of per capita income, they’re showing an increase inequality from three times to about eight times and land and consumption,
less of a change. So I would just say two
things about these statistics, these are based on Chinese
government statistics. My guess is that the inequality
in Chinese is a lot higher, and particularly this
is comparing quintiles that’s the top 20%. But just as in the US, and just as in many other
capitalist countries that we’ll talk about later in the course, if you look at the top 5%, the top 1%, or the top .1%, you’re gonna see massive
increases in inequality and that puts on the table a dilemma that’s gonna be worth thinking about as we progress through the course and talk about some other countries. Which is that while
inequality within countries just about anywhere in the world has gone up over the last four decades, worldwide, global inequality
has actually come down, and the number of people living in poverty has come down dramatically as we’ve seen. But if you read say the Millennium Goals or you go to the World
Economic Forum meetings, which I have done from time to time, you’ll see politician after politician and policy wonk after policy wonk standing there saying, “We need policies to reduce
poverty and inequality.” It’s like almost one word, poverty and inequality is one word, but what we’re seeing here is something that’ gonna come
back to us in multiple ways during the course. It’s not obvious that all
good things go together. And it may well be the case that the price of reducing inequality, the price of reducing poverty is tolerating significant
increases in inequality, we’ll have to think about those trade offs in various settings. In any event in both China and in Vietnam, you’ve seen massive decreases in poverty, big increases inequality in not as high by most measures in Vietnam again, now it’s hard to know what statistics to
believe on these matters but most scholars seem to
think there’s less inequality in Vietnam than in China. So the first answer why are we talking about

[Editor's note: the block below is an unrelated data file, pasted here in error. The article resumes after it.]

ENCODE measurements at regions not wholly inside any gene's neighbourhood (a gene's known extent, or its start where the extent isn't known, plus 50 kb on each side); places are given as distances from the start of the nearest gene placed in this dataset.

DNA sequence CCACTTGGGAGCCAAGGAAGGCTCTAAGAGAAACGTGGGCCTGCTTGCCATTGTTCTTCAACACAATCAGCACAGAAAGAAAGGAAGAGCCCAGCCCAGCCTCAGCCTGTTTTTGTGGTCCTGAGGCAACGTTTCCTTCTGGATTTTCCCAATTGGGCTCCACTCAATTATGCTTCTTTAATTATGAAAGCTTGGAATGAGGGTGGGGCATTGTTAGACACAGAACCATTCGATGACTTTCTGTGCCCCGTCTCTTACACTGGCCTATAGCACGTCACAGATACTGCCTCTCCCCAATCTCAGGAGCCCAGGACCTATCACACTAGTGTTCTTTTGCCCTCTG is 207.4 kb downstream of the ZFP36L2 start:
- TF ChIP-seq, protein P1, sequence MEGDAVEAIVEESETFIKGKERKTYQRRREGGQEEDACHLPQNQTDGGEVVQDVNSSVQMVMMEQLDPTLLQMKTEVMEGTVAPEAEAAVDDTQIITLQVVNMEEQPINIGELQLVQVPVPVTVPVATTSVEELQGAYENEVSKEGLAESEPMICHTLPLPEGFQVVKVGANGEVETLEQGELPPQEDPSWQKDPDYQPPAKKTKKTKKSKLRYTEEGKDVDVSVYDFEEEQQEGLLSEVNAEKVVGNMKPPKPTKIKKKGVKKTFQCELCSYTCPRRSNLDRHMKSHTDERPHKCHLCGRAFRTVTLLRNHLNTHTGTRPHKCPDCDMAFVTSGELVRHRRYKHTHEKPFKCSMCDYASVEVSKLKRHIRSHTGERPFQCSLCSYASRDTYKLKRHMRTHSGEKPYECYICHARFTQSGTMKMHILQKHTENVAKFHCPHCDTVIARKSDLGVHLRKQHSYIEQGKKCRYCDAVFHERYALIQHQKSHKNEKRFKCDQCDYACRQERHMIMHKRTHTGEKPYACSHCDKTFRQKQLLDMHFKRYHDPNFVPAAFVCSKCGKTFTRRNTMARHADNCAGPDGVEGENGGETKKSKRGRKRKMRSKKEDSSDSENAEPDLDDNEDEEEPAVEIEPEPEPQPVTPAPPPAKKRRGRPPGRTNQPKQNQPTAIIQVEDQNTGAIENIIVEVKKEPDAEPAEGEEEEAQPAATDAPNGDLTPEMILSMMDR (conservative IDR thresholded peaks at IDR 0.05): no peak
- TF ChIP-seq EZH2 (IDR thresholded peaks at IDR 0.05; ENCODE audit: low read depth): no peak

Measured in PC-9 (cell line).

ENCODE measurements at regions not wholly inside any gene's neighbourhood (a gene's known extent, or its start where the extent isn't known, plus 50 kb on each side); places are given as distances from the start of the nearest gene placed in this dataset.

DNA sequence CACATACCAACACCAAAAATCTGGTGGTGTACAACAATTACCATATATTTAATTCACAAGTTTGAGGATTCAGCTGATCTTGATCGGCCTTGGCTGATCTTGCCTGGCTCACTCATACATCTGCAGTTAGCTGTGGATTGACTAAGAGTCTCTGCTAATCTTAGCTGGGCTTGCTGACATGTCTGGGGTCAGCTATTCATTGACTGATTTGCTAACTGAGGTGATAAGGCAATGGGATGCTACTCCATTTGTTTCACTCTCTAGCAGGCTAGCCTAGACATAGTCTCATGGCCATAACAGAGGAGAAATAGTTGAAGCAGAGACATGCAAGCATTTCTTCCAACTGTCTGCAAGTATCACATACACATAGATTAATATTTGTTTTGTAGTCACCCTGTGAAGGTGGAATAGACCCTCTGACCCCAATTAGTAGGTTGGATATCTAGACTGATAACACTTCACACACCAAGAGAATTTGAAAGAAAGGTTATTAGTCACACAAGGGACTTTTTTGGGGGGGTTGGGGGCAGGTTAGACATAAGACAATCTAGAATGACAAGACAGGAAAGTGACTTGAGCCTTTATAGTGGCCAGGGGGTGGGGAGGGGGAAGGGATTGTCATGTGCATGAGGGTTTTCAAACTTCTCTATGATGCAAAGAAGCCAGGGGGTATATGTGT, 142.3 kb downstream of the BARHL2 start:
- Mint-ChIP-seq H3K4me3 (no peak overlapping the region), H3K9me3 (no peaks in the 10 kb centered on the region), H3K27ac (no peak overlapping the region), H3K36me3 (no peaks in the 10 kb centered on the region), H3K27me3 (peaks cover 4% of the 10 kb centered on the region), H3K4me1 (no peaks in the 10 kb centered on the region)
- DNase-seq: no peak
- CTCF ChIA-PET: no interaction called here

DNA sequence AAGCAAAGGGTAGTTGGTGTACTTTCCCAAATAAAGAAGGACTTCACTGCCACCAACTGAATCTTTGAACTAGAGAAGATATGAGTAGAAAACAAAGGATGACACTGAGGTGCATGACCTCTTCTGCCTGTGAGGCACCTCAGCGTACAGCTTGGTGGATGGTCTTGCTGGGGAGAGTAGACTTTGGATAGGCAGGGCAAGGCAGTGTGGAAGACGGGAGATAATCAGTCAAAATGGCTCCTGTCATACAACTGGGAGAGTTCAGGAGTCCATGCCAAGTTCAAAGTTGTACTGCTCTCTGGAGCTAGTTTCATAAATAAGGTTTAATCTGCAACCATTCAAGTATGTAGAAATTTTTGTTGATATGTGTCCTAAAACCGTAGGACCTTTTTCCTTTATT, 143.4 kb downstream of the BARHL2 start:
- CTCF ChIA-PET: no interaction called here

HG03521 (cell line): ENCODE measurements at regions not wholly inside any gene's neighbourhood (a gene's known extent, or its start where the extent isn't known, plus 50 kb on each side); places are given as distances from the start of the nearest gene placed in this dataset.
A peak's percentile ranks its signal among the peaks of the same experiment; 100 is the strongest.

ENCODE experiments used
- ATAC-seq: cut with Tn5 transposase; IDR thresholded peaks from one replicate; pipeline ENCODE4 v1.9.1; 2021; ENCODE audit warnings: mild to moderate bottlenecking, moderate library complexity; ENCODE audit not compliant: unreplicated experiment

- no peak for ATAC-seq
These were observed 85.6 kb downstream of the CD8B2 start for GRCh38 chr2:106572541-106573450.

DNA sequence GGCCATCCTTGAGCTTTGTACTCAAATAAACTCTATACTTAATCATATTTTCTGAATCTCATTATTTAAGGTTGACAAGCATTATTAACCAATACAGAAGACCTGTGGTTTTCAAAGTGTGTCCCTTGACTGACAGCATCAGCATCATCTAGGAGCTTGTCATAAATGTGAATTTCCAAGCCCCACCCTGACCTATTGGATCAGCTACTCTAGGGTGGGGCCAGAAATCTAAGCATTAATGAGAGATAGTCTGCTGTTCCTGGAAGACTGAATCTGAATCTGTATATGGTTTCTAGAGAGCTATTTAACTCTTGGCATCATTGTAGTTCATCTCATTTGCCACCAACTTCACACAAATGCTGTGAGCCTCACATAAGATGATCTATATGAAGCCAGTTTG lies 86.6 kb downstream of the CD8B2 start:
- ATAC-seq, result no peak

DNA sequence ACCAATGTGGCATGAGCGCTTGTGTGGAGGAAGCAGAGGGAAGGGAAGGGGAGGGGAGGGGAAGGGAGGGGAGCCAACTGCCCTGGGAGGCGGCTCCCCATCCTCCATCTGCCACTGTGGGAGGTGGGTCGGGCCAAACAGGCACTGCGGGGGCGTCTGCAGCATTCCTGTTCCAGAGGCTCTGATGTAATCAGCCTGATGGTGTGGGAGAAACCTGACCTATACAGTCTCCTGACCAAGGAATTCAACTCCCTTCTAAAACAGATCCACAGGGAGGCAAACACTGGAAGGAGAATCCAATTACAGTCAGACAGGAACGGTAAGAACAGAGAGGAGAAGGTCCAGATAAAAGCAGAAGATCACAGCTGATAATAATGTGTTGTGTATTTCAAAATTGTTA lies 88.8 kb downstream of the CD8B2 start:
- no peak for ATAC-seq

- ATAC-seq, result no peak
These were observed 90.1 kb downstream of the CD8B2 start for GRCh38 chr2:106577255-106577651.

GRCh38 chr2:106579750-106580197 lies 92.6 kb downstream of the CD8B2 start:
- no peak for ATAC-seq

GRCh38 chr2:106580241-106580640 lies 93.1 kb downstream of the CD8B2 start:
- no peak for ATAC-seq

China and Vietnam today is that by virtually any measure they have been economically successful. But then the second and in some
ways more interesting reason we’re gonna look at them is they challenge a lot of accepted
wisdom about capitalism, democracy and the relations between them because here we have two very repressive authoritarian systems, transforming their economies into successful capitalist ones. So that’s the puzzle we’re
gonna be wrestling with for the rest of today’s class in one form or another. So let’s think about what
was happening in China before Tiananmen. After Mao’s death in 1978, things were gonna change very rapidly, just to give you a sense, up until the end of the
Cultural Revolution in China, this is a picture comparing
Chinese and Japanese per capita GDP. And as you can see, this is a period of
explosive economic growth in Japan after World War Two, of course, from a very low base because the whole economy
had been destroyed. When people talk about
the Japanese miracle, it’s a little bit misleading. If we took this back to 1925, this line would have come down because of the collapse
produced during the war. It’s a recreation to some degree of what it existed before the war, but nothing like the levels that were seen in years afterward. But as you can see, per capita GDP in China